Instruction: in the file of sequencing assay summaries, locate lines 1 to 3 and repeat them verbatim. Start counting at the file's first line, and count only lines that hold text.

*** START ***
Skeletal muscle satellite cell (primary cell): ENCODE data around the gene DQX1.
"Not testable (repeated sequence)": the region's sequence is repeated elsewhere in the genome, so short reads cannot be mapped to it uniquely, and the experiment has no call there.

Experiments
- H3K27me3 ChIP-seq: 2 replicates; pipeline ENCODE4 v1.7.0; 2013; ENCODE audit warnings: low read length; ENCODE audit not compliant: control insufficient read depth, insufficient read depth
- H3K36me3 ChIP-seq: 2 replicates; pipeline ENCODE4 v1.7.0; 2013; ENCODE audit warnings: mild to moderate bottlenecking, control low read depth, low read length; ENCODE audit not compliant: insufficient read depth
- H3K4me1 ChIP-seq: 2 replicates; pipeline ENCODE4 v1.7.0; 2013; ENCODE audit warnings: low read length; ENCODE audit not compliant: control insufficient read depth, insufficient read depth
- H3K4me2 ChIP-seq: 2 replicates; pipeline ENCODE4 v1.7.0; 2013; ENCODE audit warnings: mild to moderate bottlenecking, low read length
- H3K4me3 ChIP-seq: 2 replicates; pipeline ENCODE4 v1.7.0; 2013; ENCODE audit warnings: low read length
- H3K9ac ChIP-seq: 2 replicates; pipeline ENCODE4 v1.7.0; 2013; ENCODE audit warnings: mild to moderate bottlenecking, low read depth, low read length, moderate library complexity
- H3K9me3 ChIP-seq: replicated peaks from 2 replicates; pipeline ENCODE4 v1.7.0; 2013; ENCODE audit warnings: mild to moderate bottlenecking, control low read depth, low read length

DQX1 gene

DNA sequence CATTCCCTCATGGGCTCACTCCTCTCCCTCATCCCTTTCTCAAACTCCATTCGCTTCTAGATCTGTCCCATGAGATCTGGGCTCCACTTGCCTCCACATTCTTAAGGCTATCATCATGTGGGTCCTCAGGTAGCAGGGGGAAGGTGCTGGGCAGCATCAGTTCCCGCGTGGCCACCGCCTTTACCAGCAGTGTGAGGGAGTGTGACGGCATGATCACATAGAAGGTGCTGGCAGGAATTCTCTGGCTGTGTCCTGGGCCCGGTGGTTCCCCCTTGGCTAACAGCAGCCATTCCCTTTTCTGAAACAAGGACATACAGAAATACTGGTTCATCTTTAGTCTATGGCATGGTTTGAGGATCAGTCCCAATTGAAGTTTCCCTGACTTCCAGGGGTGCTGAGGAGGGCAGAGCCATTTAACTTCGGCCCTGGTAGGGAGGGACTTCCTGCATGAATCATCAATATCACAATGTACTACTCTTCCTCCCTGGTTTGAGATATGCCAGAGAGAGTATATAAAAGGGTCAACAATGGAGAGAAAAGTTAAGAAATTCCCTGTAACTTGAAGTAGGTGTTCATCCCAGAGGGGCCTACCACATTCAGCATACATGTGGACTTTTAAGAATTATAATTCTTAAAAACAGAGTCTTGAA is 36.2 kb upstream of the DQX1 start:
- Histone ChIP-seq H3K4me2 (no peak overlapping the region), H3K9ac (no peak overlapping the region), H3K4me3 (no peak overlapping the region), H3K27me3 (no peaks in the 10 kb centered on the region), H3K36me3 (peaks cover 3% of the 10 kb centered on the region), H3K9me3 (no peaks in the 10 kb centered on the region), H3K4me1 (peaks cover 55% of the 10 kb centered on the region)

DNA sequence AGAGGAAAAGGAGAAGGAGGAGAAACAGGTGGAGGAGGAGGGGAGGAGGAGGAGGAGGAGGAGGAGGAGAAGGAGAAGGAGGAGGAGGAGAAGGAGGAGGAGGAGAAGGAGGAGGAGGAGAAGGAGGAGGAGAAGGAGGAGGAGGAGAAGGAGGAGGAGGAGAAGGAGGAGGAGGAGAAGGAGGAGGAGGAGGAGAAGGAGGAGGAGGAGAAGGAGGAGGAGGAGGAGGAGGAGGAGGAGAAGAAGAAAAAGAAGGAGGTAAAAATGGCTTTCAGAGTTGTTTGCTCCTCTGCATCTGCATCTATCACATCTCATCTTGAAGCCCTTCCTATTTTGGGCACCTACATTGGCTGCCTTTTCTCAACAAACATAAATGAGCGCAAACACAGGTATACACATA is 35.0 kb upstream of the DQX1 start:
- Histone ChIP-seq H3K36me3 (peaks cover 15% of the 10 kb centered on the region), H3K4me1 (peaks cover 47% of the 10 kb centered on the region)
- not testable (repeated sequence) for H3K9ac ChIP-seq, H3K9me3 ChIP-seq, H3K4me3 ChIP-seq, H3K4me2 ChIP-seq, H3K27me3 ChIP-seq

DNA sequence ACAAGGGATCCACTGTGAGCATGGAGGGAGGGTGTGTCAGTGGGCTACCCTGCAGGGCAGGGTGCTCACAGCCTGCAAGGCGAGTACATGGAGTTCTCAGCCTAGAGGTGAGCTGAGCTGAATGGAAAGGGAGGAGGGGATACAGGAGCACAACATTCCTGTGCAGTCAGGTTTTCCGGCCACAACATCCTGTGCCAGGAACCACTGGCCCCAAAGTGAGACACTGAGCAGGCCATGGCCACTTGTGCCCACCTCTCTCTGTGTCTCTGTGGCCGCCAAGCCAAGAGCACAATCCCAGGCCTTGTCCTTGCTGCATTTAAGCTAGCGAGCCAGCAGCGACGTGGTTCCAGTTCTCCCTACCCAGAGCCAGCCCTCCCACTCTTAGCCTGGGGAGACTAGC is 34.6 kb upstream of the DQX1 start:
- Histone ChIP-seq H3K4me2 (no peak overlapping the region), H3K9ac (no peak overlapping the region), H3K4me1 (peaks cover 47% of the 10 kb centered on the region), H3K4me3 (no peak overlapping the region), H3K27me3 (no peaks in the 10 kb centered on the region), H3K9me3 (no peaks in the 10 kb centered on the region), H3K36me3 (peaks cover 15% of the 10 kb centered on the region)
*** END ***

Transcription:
Skeletal muscle satellite cell (primary cell): ENCODE data around the gene DQX1.
"Not testable (repeated sequence)": the region's sequence is repeated elsewhere in the genome, so short reads cannot be mapped to it uniquely, and the experiment has no call there.

Experiments